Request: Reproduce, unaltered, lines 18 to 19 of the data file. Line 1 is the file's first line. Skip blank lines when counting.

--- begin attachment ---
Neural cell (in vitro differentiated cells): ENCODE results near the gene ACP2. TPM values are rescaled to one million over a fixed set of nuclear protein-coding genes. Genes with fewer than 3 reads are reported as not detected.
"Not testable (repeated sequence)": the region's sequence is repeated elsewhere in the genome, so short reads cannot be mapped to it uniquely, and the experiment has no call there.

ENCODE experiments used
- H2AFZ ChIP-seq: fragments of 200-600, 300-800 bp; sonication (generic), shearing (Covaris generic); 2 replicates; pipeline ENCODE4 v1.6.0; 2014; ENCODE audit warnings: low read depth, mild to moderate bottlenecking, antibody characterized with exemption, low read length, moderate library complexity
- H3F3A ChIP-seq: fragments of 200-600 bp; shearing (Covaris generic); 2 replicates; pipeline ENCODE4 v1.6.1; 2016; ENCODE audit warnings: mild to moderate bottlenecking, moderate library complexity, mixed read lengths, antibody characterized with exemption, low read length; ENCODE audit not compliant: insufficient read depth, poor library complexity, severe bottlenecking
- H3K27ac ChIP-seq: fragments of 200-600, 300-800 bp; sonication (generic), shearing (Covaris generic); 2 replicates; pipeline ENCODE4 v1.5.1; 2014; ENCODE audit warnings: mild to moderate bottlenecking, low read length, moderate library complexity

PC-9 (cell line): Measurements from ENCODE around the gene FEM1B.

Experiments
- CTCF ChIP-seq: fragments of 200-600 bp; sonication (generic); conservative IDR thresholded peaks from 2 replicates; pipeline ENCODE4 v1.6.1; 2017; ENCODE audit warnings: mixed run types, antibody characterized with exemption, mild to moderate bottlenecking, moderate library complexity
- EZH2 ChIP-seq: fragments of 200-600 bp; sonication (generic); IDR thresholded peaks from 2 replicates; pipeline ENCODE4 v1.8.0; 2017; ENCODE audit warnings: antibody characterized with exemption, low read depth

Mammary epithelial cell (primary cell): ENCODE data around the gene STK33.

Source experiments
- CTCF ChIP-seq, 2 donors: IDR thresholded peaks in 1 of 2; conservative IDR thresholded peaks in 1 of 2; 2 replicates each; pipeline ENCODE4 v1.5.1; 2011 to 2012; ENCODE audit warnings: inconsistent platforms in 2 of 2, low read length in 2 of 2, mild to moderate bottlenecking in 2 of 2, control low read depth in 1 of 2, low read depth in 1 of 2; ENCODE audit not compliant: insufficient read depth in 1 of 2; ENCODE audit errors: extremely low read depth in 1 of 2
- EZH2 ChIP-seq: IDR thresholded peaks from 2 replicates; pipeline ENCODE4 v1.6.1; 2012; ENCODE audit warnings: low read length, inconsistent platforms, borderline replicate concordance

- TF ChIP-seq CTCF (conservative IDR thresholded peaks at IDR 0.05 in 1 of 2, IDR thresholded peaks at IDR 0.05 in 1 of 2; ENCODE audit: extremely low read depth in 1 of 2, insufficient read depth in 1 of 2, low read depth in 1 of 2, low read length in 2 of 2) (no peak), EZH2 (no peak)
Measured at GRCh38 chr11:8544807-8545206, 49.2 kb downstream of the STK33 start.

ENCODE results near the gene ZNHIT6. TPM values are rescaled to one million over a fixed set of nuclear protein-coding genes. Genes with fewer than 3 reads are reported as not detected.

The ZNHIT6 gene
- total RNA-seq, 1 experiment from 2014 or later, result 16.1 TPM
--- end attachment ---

The ZNHIT6 gene
- total RNA-seq, 1 experiment from 2014 or later, result 16.1 TPM